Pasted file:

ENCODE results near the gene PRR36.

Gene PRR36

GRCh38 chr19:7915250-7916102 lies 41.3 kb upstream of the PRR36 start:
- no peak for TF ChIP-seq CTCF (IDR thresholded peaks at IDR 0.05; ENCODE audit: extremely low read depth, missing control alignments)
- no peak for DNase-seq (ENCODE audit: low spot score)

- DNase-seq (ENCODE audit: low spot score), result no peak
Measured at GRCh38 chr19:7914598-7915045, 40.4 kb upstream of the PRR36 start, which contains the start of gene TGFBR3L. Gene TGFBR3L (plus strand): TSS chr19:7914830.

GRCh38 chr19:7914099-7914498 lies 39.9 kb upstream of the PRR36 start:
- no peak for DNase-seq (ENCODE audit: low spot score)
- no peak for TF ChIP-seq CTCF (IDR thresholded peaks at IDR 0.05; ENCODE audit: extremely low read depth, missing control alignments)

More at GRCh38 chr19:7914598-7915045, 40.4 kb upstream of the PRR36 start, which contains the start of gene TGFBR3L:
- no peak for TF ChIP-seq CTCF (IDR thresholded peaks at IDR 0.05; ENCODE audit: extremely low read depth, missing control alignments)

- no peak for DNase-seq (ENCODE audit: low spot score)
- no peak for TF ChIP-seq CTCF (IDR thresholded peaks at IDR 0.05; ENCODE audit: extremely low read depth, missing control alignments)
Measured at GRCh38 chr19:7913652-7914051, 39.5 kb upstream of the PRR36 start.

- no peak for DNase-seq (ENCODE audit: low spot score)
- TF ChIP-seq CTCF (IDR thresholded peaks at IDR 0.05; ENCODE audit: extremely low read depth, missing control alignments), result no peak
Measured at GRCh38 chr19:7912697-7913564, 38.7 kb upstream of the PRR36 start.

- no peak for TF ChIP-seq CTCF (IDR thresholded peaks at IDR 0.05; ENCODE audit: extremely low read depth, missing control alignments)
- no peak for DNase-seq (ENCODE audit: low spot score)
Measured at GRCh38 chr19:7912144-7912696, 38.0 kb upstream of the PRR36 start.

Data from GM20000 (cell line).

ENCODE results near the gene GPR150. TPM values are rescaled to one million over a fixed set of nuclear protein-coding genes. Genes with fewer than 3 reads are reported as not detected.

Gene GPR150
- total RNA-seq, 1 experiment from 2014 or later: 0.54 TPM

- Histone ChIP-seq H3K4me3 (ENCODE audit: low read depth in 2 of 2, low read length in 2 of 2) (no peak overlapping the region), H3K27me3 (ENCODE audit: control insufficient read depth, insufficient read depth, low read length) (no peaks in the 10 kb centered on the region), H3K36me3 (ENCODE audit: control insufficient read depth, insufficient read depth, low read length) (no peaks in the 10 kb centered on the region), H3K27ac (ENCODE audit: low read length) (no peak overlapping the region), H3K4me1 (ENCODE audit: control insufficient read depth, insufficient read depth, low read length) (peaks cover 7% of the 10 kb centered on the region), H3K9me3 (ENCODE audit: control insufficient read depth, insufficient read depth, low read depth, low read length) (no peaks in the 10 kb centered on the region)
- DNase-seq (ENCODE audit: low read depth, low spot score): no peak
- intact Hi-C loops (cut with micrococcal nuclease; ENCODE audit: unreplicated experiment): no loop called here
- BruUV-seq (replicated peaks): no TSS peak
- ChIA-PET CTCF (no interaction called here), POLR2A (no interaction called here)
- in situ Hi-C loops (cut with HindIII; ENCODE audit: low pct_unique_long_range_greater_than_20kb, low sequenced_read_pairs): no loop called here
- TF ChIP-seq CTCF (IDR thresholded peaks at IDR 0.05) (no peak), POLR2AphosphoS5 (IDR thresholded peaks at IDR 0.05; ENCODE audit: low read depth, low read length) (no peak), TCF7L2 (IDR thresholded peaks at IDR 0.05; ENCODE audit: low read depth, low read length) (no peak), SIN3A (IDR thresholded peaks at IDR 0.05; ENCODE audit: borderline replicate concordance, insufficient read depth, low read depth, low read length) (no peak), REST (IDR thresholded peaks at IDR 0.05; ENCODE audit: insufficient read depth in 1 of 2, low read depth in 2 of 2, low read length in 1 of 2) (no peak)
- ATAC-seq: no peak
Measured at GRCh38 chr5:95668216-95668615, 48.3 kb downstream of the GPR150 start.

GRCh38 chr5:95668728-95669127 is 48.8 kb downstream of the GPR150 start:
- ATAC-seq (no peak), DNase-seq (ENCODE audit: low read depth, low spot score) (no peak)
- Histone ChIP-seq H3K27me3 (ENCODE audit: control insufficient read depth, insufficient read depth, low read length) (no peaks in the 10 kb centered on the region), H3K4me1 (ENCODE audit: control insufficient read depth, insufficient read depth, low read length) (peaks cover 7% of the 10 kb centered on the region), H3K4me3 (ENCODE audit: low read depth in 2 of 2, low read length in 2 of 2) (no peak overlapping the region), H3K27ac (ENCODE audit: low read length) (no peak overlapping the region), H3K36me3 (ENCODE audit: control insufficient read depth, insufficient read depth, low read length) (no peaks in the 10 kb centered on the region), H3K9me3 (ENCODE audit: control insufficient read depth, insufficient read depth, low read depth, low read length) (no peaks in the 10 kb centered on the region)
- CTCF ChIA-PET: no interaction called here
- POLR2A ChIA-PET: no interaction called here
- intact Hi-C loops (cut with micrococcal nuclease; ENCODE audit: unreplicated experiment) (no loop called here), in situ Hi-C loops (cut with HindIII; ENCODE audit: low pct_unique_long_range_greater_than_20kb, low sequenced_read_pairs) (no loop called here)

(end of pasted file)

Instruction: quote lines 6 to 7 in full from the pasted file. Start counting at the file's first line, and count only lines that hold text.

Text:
- DNase-seq (ENCODE audit: low spot score), result no peak
Measured at GRCh38 chr19:7914598-7915045, 40.4 kb upstream of the PRR36 start, which contains the start of gene TGFBR3L. Gene TGFBR3L (plus strand): TSS chr19:7914830.